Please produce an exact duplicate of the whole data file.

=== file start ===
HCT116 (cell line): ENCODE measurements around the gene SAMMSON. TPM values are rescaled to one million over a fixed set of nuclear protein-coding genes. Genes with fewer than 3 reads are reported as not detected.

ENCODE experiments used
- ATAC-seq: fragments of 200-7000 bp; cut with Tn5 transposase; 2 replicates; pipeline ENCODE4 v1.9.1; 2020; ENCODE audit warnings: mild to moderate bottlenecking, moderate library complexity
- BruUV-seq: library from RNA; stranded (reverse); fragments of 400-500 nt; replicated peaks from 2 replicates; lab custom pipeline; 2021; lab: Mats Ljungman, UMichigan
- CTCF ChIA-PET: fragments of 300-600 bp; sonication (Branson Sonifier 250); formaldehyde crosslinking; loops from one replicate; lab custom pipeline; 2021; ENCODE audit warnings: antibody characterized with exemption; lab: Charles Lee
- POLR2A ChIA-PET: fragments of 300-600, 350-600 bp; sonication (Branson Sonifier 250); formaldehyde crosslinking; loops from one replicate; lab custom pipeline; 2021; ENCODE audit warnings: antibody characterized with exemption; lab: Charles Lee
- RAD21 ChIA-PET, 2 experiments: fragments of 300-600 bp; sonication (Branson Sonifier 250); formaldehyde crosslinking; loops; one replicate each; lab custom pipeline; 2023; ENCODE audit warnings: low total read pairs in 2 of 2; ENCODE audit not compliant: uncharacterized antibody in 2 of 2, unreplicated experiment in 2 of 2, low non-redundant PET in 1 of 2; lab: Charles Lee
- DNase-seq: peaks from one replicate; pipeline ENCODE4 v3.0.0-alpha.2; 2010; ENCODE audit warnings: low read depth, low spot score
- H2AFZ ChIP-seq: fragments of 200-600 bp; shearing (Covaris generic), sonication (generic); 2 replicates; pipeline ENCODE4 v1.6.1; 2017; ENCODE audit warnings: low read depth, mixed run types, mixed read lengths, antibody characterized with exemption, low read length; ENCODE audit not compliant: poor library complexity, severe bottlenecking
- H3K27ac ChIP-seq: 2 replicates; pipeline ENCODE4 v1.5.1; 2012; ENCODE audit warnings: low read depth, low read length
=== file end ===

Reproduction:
HCT116 (cell line): ENCODE measurements around the gene SAMMSON. TPM values are rescaled to one million over a fixed set of nuclear protein-coding genes. Genes with fewer than 3 reads are reported as not detected.

ENCODE experiments used
- ATAC-seq: fragments of 200-7000 bp; cut with Tn5 transposase; 2 replicates; pipeline ENCODE4 v1.9.1; 2020; ENCODE audit warnings: mild to moderate bottlenecking, moderate library complexity
- BruUV-seq: library from RNA; stranded (reverse); fragments of 400-500 nt; replicated peaks from 2 replicates; lab custom pipeline; 2021; lab: Mats Ljungman, UMichigan
- CTCF ChIA-PET: fragments of 300-600 bp; sonication (Branson Sonifier 250); formaldehyde crosslinking; loops from one replicate; lab custom pipeline; 2021; ENCODE audit warnings: antibody characterized with exemption; lab: Charles Lee
- POLR2A ChIA-PET: fragments of 300-600, 350-600 bp; sonication (Branson Sonifier 250); formaldehyde crosslinking; loops from one replicate; lab custom pipeline; 2021; ENCODE audit warnings: antibody characterized with exemption; lab: Charles Lee
- RAD21 ChIA-PET, 2 experiments: fragments of 300-600 bp; sonication (Branson Sonifier 250); formaldehyde crosslinking; loops; one replicate each; lab custom pipeline; 2023; ENCODE audit warnings: low total read pairs in 2 of 2; ENCODE audit not compliant: uncharacterized antibody in 2 of 2, unreplicated experiment in 2 of 2, low non-redundant PET in 1 of 2; lab: Charles Lee
- DNase-seq: peaks from one replicate; pipeline ENCODE4 v3.0.0-alpha.2; 2010; ENCODE audit warnings: low read depth, low spot score
- H2AFZ ChIP-seq: fragments of 200-600 bp; shearing (Covaris generic), sonication (generic); 2 replicates; pipeline ENCODE4 v1.6.1; 2017; ENCODE audit warnings: low read depth, mixed run types, mixed read lengths, antibody characterized with exemption, low read length; ENCODE audit not compliant: poor library complexity, severe bottlenecking
- H3K27ac ChIP-seq: 2 replicates; pipeline ENCODE4 v1.5.1; 2012; ENCODE audit warnings: low read depth, low read length